In the beginning of the Cars series, we found a young Lightning McQueen enter the racing scene and take it by storm. As I shared with you guys the other day, Cars 3 takes place just as McQueen is reaching a crucial point in his racing career where he is potentially aging out of the field and joining the legends from before his time. With this scenario, Cars 3 presents the next generation.
I gave you guys a glimpse into the story behind the Cars 3 story as shared by the film writers, but we also had a chance to sit with Production Designer Jay Shuster,Characters Supervisor Michael Comet and Directing Animator Jude Brownbill to learn more about the interactive design process that went into creating these characters. Additionally, Supervising Animator Bobby Podesta,Supervising Technical Director Michael Fong & Effects Supervisor Reisch gave us more insight into the Pixar Production Pipeline.
Cars 3 interactive design process
For each of the characters, the team created hundreds of sketches, plastering the walls with imagery, keeping in mind that they were creating characters first, cars second. They had to pay attention to bringing these characters and their personalities to life. Among the first things they did was to take a look at the graphic design of NASCAR these days for inspiration on how to give McQueen a rival that completely defines the next generation of racecars. They’d later exploit paint, shape and graphic to yield a character that needs very few words to express his actions. This part of the process is ultimately why a character like Storm contains an aggressive shape, super low profile and is more angular and sharp than the round, classic, upright McQueen
One cool thing I learned was that they begin their work in clay. Starting with the clay sculpt, they continue to take photos of those and overlaying sketches on top of that to push the design forward.
Of course, past the clay stage, they began creating the characters on the computer. This is where they could go into the intricate details of the painting, shading and shaping of the characters. They had to pay attention to the relationships between the eyes and mouth, as well angles of the windshield to ensure that it doesn’t appear as though the eyes are staring into space. Things like reflection came into play quite a bit and we learned that in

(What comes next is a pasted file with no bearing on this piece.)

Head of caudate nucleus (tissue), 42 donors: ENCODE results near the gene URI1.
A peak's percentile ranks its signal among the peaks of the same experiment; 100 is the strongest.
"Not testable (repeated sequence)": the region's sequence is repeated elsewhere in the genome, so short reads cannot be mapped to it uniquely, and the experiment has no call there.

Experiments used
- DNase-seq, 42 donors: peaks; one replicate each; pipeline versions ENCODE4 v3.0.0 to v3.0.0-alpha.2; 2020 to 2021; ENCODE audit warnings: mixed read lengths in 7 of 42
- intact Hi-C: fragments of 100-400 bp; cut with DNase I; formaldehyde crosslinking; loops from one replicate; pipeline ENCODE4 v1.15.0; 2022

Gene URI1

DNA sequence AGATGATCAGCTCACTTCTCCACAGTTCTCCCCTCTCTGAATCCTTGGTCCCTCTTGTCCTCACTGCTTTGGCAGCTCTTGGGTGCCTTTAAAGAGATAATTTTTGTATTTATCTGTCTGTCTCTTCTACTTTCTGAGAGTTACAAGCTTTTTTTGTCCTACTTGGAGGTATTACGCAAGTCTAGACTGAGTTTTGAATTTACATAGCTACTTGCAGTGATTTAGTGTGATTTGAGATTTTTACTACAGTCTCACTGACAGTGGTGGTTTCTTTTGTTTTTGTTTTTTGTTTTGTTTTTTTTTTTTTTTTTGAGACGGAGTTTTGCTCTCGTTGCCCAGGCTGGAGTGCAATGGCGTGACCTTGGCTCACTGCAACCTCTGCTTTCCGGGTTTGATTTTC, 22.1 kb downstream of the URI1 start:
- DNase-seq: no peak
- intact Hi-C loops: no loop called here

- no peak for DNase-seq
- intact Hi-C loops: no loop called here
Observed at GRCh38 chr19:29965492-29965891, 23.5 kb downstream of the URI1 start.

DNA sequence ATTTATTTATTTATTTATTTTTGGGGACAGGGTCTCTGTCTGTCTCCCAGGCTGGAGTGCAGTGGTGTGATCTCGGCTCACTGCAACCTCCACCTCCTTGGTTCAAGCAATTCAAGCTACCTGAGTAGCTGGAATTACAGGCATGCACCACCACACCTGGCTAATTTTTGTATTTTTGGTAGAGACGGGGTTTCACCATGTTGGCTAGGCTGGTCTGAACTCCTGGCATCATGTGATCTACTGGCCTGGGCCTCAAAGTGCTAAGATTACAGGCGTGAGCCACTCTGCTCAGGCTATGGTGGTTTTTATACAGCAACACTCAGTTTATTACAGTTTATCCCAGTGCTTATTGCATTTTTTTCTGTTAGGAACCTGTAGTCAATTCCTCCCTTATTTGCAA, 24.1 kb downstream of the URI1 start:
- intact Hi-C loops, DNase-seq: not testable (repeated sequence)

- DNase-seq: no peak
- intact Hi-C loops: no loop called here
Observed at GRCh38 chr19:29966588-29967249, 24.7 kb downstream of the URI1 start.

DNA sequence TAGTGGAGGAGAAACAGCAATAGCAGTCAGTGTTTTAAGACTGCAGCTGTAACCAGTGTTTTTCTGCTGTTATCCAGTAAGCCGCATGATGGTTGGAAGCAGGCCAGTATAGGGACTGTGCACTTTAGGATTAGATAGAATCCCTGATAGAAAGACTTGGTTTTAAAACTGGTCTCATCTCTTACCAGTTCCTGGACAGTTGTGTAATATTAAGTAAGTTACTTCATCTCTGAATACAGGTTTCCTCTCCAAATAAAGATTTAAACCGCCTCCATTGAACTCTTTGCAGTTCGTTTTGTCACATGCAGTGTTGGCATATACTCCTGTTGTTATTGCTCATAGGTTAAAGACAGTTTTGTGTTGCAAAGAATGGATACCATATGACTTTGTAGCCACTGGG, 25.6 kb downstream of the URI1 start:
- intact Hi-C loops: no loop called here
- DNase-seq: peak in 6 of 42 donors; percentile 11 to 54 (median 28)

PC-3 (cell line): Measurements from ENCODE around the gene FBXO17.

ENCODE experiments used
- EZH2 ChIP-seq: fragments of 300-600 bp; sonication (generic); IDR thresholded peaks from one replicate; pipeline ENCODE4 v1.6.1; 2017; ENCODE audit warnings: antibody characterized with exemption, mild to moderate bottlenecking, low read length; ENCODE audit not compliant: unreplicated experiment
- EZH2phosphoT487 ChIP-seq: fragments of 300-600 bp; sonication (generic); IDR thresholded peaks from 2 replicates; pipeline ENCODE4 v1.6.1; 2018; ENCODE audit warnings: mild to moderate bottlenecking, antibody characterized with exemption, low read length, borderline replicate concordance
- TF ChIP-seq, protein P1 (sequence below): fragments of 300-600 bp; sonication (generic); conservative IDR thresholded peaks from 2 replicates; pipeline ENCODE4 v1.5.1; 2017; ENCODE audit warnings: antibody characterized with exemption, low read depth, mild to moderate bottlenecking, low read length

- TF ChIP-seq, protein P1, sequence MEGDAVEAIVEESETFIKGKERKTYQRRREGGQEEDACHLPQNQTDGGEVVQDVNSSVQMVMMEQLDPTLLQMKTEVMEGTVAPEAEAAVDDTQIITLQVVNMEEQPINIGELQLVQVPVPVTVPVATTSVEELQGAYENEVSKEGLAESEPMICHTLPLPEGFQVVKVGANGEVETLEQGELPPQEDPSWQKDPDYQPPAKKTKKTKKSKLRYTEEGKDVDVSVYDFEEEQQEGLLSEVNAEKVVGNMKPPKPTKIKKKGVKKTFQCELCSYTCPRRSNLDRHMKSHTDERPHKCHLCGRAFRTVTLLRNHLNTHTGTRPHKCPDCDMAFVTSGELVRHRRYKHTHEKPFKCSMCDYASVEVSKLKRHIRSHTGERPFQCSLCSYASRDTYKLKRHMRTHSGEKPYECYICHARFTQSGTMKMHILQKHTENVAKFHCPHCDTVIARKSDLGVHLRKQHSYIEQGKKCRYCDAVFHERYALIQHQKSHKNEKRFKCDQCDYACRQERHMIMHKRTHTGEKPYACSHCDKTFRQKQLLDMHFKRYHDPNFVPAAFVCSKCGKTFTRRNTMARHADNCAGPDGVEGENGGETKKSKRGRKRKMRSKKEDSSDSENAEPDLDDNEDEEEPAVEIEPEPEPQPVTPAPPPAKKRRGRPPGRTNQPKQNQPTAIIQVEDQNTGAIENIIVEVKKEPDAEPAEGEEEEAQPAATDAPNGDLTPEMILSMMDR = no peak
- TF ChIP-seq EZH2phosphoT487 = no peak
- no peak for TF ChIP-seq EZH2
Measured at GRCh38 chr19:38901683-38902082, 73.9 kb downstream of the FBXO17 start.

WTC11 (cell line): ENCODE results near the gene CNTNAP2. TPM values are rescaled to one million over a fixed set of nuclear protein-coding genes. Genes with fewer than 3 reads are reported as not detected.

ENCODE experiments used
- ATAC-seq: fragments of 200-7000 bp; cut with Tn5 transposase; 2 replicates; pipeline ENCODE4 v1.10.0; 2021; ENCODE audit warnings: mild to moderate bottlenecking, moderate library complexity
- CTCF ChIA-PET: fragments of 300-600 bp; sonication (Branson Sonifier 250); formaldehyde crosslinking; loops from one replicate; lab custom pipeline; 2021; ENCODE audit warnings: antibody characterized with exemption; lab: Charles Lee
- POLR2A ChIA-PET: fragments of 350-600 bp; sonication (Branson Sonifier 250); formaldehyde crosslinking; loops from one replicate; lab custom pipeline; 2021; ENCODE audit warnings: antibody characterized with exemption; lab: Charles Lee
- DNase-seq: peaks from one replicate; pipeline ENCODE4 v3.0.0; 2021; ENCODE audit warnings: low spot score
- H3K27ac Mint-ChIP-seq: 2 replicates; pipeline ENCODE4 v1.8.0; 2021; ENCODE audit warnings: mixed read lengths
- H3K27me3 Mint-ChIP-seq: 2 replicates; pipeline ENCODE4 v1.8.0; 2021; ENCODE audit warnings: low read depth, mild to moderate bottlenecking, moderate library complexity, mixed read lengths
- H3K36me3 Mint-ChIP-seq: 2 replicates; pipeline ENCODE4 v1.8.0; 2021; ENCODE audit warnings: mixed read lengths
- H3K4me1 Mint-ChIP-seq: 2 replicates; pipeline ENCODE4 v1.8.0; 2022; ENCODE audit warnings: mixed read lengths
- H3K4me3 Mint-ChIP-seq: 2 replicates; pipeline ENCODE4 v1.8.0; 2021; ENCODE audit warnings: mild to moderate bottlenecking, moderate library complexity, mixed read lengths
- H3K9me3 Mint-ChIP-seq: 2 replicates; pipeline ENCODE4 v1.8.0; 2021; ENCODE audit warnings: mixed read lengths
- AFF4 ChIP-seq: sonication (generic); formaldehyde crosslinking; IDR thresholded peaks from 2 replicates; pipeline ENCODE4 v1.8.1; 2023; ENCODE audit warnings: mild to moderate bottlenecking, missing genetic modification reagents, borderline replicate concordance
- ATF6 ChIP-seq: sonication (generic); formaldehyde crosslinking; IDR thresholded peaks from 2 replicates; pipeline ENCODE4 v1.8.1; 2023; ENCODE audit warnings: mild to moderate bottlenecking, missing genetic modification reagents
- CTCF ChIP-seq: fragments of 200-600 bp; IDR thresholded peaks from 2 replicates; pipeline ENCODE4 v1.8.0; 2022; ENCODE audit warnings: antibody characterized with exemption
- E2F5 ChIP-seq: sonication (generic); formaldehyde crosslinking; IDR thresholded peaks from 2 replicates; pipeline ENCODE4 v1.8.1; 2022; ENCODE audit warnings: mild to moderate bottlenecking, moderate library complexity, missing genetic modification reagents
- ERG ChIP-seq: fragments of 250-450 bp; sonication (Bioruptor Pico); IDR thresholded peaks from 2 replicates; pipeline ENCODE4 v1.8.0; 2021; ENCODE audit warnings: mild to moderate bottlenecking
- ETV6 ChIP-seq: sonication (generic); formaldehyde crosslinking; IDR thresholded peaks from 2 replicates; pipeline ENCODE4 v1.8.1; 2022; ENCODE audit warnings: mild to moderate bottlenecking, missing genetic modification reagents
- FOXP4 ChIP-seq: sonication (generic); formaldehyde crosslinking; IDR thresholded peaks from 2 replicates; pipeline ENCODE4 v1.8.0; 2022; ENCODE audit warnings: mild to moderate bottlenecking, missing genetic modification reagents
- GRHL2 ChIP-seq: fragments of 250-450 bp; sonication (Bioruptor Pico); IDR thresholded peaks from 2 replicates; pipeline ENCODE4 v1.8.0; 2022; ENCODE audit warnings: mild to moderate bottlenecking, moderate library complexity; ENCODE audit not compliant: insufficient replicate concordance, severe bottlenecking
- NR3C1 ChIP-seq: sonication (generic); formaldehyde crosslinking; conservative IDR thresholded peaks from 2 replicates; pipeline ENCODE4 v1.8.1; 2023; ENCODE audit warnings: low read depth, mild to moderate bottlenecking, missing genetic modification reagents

some cases, they had to animate cars that were offscreen just because you could see them in the reflection, because these cars are so shiny.
Additionally, this is the part of the process where they add the intricate details such as license plate, logo, details of the headlights, decals, etc.
After they shade and remodel the character, they have to set them up to be animated. They put the cars through various poses and had to set up every single thing that can be moved with the character – opening the jaw, moving the lip, moving the corners of the mouth, eyelids, eyebrows, etc. According to Comet, “It’s helping create a virtual puppet. There are controls in it for the face, the body, the wheels.”
“We knew that the story for Cars 3 was very emotionally grounded and then we were seeing these renders coming out that were very visually grounded. We knew that our animation had to live in incredible detail in the world that we created… For us in animation terms, that meant maybe pulling back a bit from big broad cartoony movements. And instead having these several thousand pound cars feel and move like they should. Respecting their weight. Respecting physics. Truth to materials.”
-Jude Brownbill (Directing Animator)
After taking into account the successes and challenges from the previous movies, Brownbill shared that her next challenge was creating this new generation of Cars 3 characters, each of whom are different from each other and rely on animation to support the uniqueness of each character. This is done by carefully crafting the way they look, move and behave.
Here’s how the animation shaped the next generation: